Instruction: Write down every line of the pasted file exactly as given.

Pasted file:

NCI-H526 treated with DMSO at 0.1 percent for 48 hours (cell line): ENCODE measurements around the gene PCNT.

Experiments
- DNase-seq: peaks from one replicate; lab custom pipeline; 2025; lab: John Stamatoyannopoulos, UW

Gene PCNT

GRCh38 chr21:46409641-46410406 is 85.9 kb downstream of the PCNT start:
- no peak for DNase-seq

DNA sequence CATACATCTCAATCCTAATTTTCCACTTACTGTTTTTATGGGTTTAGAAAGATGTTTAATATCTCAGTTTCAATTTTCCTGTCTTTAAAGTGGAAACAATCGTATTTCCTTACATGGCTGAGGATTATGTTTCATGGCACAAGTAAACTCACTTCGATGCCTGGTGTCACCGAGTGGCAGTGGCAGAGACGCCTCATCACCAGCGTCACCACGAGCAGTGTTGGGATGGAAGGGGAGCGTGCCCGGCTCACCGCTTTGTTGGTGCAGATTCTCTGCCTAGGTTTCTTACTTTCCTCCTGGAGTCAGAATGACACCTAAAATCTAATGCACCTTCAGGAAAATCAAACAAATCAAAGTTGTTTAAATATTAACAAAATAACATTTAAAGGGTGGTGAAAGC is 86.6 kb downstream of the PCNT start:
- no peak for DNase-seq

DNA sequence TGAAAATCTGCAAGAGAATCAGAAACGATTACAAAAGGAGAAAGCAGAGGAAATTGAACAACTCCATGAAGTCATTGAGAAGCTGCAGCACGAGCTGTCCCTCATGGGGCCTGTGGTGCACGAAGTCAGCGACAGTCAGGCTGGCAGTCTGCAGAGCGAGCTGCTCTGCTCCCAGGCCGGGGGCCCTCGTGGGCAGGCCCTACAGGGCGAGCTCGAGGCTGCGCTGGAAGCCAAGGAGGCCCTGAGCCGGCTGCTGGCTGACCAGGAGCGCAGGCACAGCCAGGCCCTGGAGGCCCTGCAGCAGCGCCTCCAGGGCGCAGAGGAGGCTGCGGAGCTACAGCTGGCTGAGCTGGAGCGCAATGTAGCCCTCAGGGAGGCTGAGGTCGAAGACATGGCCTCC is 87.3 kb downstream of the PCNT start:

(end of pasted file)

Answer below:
NCI-H526 treated with DMSO at 0.1 percent for 48 hours (cell line): ENCODE measurements around the gene PCNT.

Experiments
- DNase-seq: peaks from one replicate; lab custom pipeline; 2025; lab: John Stamatoyannopoulos, UW

Gene PCNT

GRCh38 chr21:46409641-46410406 is 85.9 kb downstream of the PCNT start:
- no peak for DNase-seq

DNA sequence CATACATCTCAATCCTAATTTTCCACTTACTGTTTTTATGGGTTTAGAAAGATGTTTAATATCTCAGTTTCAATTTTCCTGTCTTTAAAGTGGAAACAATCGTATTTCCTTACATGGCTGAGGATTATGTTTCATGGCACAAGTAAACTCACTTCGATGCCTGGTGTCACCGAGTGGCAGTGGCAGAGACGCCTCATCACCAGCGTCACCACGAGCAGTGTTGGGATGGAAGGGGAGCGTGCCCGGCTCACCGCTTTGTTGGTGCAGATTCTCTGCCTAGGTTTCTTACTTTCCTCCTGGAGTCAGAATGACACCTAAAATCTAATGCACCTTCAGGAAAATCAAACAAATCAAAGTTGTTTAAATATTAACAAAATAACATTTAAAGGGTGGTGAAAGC is 86.6 kb downstream of the PCNT start:
- no peak for DNase-seq

DNA sequence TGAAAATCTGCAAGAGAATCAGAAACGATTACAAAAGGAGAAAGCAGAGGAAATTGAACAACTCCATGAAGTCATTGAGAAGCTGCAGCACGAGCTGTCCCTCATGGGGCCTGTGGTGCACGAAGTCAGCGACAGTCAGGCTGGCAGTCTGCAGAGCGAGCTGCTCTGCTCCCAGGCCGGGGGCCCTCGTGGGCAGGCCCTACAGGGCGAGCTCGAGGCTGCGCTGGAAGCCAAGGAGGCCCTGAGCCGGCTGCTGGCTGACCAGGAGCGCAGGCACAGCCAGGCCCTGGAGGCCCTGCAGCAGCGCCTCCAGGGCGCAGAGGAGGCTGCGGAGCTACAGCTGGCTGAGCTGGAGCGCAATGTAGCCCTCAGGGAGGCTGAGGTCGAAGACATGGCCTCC is 87.3 kb downstream of the PCNT start: